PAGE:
Can't-Miss Art: "Basquiat/Warhol"

It was the era of Studio 54. The end of disco. The beginning of '80s decadence.

In Manhattan, two rising stars were turning the art world (and in some cases, the corporate world) on its head. Jean-Michel Basquiat was challenging the status quo with his SAMO graffiti — stands for "same old shit" — a public commentary on materialism. Of course, once he became famous, Basquiat was as materialistic (and coked up) as any Wall Street hotshot. Andy Warhol, on the other hand, always embraced materialism. His "Factory" was all about production, and he embraced the glitterati, much as they embraced him.

Inevitably, these two artists became friends. They were close. They were rivals. And for two years, they were collaborators. Both died too young, too soon.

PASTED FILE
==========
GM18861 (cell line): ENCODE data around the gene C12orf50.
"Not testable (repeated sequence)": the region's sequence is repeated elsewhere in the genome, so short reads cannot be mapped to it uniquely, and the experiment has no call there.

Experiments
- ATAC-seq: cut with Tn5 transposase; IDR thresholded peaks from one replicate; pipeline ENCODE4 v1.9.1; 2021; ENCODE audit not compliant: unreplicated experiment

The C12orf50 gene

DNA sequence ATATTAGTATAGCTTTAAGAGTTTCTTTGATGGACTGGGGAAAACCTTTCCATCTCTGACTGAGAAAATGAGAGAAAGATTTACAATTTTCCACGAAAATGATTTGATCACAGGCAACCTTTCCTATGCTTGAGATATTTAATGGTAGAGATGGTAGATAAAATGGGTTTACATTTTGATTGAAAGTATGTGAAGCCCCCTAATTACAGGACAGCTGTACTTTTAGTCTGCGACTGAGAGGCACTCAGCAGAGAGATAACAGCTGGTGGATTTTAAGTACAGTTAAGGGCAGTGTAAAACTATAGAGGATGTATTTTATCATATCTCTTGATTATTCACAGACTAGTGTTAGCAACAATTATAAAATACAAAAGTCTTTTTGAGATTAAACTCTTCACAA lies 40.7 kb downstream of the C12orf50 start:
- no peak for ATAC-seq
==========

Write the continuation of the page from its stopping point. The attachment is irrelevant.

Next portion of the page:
Bowdoin College Museum of Art will bring the two together again — well, their work, anyway — in "Basquiat/Warhol," a show that pairs Warhol's Polaroids with a giant canvas by Basquiat. It promises to be one of the highlights of this season, and one thing's for sure: all the glitterati will be there. You should be, too.

"Basquiat/Warhol" opens Jan. 15 and runs through April 4 in Bowdoin's Becker Gallery. For more information, click here.

Above image, Andy Warhol, "Sylvester Stallone," 1980, Polaroid. Courtesy of Bowdoin College Museum of Art.


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